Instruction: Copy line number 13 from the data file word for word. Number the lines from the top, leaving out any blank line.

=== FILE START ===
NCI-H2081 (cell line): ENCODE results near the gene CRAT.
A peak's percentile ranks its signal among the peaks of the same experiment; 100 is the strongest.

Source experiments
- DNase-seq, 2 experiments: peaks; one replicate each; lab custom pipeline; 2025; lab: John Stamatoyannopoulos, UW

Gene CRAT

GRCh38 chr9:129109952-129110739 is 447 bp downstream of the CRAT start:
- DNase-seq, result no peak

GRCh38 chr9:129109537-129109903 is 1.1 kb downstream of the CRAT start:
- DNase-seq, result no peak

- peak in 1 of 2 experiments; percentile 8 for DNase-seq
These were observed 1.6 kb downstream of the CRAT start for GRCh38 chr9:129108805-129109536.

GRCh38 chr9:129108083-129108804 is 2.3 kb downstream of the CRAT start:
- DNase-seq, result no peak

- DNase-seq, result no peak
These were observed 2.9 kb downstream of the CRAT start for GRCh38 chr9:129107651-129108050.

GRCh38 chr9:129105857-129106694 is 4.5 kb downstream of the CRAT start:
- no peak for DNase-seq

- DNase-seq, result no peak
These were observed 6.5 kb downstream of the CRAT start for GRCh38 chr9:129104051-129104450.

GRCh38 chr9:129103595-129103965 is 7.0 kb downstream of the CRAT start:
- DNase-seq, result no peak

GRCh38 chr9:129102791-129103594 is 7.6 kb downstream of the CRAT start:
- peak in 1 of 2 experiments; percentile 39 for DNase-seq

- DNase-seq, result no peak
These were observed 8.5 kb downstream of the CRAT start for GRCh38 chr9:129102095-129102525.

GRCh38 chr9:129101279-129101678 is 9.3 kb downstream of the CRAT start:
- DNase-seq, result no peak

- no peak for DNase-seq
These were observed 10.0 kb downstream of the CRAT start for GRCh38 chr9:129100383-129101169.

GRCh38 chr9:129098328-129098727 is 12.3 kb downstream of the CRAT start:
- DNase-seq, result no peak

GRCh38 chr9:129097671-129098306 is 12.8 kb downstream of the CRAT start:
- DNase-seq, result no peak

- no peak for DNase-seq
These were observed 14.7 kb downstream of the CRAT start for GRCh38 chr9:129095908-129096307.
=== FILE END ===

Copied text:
- DNase-seq, result no peak